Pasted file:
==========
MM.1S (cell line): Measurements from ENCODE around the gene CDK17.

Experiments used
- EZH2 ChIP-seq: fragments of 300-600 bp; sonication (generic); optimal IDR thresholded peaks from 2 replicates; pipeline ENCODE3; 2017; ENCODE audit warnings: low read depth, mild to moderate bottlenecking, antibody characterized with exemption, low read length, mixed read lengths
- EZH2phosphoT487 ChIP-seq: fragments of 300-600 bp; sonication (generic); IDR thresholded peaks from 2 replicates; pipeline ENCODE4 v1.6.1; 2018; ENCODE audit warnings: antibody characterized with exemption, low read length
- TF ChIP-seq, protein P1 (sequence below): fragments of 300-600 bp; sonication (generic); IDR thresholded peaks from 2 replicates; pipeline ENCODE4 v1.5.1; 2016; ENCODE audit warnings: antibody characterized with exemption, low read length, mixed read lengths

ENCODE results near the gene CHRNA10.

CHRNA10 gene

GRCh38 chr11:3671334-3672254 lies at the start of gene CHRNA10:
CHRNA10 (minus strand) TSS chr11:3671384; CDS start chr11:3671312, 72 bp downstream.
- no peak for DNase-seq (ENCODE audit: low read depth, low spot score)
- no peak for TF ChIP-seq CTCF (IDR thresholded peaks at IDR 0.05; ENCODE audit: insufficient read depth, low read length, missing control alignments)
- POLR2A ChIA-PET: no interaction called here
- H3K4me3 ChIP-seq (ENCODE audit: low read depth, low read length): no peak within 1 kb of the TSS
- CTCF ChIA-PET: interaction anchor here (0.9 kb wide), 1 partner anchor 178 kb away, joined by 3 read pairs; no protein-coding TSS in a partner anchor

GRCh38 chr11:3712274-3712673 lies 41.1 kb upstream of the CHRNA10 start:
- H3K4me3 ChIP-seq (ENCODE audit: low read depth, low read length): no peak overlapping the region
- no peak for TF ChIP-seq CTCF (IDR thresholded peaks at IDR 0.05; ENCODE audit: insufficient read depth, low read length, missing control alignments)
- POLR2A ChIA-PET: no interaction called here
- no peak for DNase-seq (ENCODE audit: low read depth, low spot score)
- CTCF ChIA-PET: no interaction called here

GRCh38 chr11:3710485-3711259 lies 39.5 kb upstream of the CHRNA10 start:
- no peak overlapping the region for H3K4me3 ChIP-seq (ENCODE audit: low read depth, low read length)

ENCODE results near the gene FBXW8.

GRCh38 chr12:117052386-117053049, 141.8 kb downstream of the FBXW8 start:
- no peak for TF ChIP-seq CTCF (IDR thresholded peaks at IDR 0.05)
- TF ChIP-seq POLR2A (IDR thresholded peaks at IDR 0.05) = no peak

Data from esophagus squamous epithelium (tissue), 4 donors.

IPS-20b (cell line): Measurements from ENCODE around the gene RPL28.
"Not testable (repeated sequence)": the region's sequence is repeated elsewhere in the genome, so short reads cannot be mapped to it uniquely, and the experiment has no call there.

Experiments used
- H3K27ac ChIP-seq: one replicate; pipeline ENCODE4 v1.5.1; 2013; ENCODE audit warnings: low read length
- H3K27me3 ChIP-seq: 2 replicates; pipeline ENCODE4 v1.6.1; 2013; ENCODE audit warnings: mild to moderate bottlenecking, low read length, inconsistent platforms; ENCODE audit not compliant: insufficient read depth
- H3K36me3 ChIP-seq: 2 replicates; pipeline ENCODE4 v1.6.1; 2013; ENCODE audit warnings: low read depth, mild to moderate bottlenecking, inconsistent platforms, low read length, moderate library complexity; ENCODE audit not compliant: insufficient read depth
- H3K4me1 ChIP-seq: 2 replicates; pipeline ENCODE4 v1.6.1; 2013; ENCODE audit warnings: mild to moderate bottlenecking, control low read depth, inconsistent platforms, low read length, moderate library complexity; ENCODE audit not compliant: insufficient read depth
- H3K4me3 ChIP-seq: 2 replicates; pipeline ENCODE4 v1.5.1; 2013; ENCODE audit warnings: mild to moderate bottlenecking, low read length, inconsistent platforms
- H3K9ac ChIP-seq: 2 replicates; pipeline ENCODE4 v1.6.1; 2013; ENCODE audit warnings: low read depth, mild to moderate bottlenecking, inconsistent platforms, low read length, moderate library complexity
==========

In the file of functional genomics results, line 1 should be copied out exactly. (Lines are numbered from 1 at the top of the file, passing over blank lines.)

MM.1S (cell line): Measurements from ENCODE around the gene CDK17.